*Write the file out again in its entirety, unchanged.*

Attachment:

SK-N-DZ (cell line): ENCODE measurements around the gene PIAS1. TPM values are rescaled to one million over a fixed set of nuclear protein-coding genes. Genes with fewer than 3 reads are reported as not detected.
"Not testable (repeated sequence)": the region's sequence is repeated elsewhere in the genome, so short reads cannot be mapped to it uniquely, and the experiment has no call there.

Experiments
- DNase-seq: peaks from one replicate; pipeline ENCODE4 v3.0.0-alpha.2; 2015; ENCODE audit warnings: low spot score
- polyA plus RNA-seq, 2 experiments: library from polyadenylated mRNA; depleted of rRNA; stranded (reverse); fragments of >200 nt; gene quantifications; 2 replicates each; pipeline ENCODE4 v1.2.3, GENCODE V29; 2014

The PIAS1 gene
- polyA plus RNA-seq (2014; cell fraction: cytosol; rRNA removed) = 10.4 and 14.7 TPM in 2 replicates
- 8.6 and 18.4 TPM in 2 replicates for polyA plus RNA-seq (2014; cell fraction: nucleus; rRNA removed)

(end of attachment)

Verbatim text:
SK-N-DZ (cell line): ENCODE measurements around the gene PIAS1. TPM values are rescaled to one million over a fixed set of nuclear protein-coding genes. Genes with fewer than 3 reads are reported as not detected.
"Not testable (repeated sequence)": the region's sequence is repeated elsewhere in the genome, so short reads cannot be mapped to it uniquely, and the experiment has no call there.

Experiments
- DNase-seq: peaks from one replicate; pipeline ENCODE4 v3.0.0-alpha.2; 2015; ENCODE audit warnings: low spot score
- polyA plus RNA-seq, 2 experiments: library from polyadenylated mRNA; depleted of rRNA; stranded (reverse); fragments of >200 nt; gene quantifications; 2 replicates each; pipeline ENCODE4 v1.2.3, GENCODE V29; 2014

The PIAS1 gene
- polyA plus RNA-seq (2014; cell fraction: cytosol; rRNA removed) = 10.4 and 14.7 TPM in 2 replicates
- 8.6 and 18.4 TPM in 2 replicates for polyA plus RNA-seq (2014; cell fraction: nucleus; rRNA removed)